Ouch! There was a most unusual moment on Radio 4’s Front Row programme the other day when the very fine actress Lesley Manville had a pop at one of her co-stars in her new film, a certain Susan Boyle. Ms Manville said of the TV reality show winner: “She sings, and that’s wonderful, but she’s not an actress. It’s a shame that such a nice cameo role was not in the hands of any number of actresses who can act and sing and would have done it admirably...”
I’m not sure I can recall a top actress being so overtly critical of the acting skills of one of her co-stars. And yes, her remarks are given added spice by the fact that said co-star has something approaching national treasure status. But don’t knock Lesley Manville. Why should acting be the one job where you’re not allowed to criticise fellow professionals? Footballers have no problem with being critical on TV of fellow footballers. They’re just not usually ones on the same side.
Then, just as I’m thinking how refreshing it is to have a bit of plain speaking in the acting sorority, there’s even plainer speaking from the acting fraternity. Sir Ian McKellen in an interview with the Radio Times picked up on some comments by Homeland star Damian Lewis. Lewis had said that he had worried in his twenties that if he didn’t break out of theatre in time, “I would be one of those slightly over-the top, fruity actors who would have an illustrious career on stage, but wouldn’t start getting... film work until I was 50 and then start playing wizards.”
Sir Ian, who seems to be in little doubt that he, the Lord of the Rings and Hobbit wizard, was being referred to, hit back: “So he feels sorry for me, does he? Well I’m very happy, he needn’t. I wouldn’t like to have been one of those actors who hit stardom quite early on... stuck doing scripts that I didn’t particularly like just to keep the income up.”
Ah. Not the biggest fan of Homeland, then. Oh dear, this is all getting very tricky for the table planners of next year’s Olivier and Evening Standard Theatre Awards ceremonies. There will be more people not wanting to sit next to each other than at your average press awards dinner.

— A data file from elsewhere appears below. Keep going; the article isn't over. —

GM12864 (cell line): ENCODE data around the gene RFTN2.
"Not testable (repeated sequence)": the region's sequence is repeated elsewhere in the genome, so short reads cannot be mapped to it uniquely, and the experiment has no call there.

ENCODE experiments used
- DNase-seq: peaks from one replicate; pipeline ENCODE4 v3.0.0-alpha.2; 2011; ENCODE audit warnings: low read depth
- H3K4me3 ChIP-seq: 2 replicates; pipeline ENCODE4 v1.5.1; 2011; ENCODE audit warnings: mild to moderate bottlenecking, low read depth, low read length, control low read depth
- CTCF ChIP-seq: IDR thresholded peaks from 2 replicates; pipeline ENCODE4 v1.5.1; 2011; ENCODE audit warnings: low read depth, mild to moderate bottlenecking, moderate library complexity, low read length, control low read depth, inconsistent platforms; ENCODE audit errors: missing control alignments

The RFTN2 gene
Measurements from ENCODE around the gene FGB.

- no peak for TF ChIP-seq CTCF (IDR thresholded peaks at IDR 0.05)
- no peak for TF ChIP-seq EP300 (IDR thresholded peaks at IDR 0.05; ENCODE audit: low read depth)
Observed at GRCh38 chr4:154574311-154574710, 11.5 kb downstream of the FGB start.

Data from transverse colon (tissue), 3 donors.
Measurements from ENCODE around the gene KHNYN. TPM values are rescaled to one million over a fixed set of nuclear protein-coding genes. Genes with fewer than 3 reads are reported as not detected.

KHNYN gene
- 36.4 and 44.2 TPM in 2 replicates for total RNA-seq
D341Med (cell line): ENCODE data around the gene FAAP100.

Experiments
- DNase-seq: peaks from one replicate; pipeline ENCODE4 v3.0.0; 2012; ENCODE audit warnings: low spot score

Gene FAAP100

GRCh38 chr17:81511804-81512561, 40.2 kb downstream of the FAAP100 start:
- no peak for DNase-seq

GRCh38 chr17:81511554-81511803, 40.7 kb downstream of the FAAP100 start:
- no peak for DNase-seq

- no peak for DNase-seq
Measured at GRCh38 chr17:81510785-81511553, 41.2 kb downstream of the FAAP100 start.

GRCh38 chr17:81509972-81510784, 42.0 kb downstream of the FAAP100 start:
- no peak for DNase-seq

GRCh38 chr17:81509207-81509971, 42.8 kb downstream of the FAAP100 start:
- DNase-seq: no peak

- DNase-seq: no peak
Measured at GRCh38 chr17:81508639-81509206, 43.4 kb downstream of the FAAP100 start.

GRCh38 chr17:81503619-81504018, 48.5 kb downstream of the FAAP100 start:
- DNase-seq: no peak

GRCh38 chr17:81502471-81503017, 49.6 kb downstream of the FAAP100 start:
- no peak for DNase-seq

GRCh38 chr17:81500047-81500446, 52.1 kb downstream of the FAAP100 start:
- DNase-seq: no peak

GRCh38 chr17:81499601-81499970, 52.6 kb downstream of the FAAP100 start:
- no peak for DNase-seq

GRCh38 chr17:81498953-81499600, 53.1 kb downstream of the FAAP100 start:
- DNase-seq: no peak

Dame Helen Mirren raised some eyebrows in her speech at the recent Evening Standard Theatre Awards when she said that hers was a “bitchy” profession, remarking: “Of course we’re bitchy, we are envious when we see other people doing work we’d like to do.” I don’t think Manville, Lewis and McKellen are being bitchy, I think they are being honest, giving vent to their true feelings about their profession, and showing that actors are different from one another. They have different aspirations and are not in sympathy with some of the developments they see, even if audiences are — using reality TV stars in cameos for example.
Ok, we enjoy the backbiting. But we should also be pleased that an artifical camaraderie at all times has given way to true dramatic expression.
The same old tune from those choosing the best plays
A survey by English Touring Theatre to find the nation’s favourite play saw The History Boys in top place, beating Michael Frayn’s comedy Noisess Off into second, with that promising effort Hamlet only managing third place. But what was the caveat I spotted at the top of the survey: “Musicals were not counted.” Here we go again. When the National Theatre marked the new millennium with a list of the 100 best plays of the 20th century, it too discounted musicals. At the time I summoned impresarios Cameron Mackintosh and Bill Kenwright to join me in protesting about this. Musicals are not a sub-species. They can be comic, tragic, poignant, enriching and highly original. The new survey of the nation’s favourite plays should have included musicals. Form where I sit at the back of the stalls it’s all theatre.
Hold that front page - Walford gets it right, and wrong
I’ve often wondered how EastEnders can claim to be true to life when no one in the series ever, ever watches EastEnders. But this week it did seem to be on the ball. I noticed that Mandela’s death featured, which must have entailed some last-minute filming, as episodes are normally filmed further in advance. Then, just as I was saluting its ability to be so up to date, I noticed in a Walford newsagent copies of The Independent (so far so good) but with a red masthead! We redesigned the front page and the rest of the paper some weeks ago, guys. Tell the props department.